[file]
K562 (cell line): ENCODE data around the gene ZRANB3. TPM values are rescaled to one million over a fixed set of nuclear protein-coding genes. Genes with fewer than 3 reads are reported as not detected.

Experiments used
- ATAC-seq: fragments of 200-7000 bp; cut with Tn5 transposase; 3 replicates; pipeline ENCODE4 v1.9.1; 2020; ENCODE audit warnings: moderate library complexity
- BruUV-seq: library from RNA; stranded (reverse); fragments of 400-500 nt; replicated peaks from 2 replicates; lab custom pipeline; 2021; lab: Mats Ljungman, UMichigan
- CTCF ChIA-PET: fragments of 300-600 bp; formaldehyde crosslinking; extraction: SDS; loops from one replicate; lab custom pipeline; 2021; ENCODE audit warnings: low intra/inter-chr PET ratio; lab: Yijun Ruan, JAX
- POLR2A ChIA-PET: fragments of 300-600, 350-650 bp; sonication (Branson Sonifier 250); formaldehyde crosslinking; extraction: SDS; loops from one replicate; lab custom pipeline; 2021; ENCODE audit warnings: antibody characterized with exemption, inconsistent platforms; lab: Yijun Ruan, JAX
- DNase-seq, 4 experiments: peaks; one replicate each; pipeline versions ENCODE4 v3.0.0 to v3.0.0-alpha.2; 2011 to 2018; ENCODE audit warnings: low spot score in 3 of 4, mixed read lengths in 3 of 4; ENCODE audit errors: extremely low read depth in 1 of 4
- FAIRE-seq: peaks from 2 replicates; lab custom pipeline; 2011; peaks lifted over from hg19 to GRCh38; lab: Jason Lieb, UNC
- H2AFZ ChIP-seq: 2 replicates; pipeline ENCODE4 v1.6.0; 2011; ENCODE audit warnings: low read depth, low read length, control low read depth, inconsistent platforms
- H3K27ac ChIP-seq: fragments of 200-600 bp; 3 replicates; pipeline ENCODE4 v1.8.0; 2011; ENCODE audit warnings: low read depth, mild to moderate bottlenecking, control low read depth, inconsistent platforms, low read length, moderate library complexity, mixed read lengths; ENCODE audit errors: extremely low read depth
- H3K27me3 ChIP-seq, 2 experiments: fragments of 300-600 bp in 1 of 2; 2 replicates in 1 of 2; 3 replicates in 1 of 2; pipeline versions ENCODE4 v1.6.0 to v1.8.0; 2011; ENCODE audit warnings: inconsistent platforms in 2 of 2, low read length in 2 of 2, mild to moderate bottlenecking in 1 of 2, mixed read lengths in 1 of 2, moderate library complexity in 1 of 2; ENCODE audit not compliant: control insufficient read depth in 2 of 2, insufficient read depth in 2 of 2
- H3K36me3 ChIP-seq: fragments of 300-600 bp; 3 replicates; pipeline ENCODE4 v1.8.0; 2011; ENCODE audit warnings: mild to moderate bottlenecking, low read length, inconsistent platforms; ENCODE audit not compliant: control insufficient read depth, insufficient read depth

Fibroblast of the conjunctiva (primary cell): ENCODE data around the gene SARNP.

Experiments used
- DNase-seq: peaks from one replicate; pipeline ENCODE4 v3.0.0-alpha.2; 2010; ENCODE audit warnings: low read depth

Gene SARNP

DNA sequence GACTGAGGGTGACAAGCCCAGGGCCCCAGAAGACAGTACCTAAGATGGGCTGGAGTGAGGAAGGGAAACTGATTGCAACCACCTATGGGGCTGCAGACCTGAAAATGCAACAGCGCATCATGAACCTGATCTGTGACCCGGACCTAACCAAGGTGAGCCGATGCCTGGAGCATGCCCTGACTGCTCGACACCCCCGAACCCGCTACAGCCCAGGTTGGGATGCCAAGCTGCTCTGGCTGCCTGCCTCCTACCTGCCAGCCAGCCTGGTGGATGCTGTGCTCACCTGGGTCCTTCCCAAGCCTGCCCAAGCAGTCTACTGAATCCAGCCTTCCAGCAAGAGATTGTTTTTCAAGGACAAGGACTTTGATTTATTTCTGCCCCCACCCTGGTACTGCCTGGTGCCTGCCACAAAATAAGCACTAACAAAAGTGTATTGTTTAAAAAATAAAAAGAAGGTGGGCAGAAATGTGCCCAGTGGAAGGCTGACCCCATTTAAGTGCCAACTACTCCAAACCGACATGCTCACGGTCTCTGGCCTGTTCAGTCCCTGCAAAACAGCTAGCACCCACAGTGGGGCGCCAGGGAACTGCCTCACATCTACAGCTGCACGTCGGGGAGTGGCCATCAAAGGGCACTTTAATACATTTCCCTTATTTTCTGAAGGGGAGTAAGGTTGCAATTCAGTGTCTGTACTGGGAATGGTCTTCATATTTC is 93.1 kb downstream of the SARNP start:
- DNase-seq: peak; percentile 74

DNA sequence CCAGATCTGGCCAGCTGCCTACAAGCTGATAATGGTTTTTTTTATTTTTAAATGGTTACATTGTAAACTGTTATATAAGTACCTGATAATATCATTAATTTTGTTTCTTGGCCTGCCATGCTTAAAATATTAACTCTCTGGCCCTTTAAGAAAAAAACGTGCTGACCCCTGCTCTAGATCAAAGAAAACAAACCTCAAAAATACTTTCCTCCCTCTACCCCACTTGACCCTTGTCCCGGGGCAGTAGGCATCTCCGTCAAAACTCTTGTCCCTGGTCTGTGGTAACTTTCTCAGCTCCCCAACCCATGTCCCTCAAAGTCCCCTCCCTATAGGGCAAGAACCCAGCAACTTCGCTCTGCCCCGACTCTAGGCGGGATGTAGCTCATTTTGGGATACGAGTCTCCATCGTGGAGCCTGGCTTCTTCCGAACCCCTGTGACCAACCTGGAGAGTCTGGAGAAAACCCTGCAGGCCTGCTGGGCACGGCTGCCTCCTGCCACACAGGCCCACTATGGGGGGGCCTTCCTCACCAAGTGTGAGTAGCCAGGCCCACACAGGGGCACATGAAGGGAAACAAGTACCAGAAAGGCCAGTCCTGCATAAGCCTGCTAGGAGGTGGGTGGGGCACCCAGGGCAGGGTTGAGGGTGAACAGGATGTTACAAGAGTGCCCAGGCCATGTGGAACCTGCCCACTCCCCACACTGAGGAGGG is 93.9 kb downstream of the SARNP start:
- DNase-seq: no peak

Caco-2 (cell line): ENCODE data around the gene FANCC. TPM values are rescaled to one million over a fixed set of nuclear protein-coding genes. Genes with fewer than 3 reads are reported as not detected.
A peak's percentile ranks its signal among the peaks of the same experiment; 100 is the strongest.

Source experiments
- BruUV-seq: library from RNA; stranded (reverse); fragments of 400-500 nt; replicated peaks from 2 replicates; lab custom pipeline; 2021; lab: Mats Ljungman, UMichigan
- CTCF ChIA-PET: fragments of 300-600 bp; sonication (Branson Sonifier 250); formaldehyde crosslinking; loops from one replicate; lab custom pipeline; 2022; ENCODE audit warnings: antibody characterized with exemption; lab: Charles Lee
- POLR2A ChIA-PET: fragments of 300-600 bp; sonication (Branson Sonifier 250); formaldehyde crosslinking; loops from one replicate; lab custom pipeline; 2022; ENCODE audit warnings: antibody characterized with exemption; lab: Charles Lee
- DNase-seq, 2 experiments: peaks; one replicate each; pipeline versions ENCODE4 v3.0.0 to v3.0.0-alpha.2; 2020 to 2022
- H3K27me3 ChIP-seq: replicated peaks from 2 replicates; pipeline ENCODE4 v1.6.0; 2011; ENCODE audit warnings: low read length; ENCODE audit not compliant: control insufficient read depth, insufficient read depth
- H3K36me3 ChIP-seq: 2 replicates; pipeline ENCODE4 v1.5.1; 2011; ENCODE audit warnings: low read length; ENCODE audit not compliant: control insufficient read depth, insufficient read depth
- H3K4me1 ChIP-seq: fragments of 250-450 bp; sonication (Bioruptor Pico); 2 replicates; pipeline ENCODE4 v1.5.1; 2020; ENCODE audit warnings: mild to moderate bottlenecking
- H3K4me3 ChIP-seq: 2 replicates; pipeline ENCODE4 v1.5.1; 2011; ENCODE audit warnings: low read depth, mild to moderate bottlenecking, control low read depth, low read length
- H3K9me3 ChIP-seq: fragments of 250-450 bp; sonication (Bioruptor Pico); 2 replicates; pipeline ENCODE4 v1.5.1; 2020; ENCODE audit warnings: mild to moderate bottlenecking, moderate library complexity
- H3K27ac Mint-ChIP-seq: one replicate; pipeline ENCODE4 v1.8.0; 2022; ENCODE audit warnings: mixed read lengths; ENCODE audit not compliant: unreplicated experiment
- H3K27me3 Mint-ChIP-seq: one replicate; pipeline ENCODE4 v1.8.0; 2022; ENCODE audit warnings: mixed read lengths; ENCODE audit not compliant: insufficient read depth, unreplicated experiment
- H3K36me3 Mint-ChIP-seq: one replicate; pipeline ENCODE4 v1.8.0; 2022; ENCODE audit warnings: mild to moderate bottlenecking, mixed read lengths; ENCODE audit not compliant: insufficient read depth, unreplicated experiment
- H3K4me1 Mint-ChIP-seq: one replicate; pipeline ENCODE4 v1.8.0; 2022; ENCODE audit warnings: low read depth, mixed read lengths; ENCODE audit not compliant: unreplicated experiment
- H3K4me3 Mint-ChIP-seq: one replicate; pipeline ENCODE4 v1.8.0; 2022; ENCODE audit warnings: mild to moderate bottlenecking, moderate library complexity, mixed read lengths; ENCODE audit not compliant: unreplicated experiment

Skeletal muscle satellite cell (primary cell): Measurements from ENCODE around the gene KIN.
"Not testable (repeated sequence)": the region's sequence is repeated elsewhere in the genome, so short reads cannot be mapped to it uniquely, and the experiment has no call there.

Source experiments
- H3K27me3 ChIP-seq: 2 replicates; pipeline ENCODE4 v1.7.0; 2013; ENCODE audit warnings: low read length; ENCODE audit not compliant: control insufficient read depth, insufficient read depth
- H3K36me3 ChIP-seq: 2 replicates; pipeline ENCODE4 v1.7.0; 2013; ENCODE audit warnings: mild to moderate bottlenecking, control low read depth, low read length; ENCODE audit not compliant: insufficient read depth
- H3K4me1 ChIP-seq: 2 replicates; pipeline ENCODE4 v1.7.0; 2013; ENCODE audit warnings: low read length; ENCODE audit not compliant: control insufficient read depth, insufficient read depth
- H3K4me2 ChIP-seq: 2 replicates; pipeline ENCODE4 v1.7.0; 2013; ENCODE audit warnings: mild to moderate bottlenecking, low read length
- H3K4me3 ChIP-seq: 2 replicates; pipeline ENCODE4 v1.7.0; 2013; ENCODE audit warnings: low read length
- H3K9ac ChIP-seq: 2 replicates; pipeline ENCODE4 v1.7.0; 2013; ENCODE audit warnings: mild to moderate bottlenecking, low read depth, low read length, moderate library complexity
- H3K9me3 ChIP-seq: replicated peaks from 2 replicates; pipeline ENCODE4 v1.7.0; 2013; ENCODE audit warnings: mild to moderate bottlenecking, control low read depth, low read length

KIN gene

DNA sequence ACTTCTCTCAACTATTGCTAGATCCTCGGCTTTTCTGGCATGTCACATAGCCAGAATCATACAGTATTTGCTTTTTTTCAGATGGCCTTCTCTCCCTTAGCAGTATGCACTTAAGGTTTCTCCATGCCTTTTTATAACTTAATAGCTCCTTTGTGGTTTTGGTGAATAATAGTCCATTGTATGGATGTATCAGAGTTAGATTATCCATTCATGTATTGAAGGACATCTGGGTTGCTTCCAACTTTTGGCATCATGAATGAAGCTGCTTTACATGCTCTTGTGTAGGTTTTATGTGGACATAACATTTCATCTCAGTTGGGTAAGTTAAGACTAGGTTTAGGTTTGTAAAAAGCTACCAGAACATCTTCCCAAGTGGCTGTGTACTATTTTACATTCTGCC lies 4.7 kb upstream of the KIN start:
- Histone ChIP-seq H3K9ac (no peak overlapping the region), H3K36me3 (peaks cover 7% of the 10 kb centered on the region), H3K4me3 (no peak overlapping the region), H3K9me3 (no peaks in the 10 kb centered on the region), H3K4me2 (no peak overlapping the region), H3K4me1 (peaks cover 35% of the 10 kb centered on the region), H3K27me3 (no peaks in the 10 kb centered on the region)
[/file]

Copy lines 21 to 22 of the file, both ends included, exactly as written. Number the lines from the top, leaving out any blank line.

Caco-2 (cell line): ENCODE data around the gene FANCC. TPM values are rescaled to one million over a fixed set of nuclear protein-coding genes. Genes with fewer than 3 reads are reported as not detected.
A peak's percentile ranks its signal among the peaks of the same experiment; 100 is the strongest.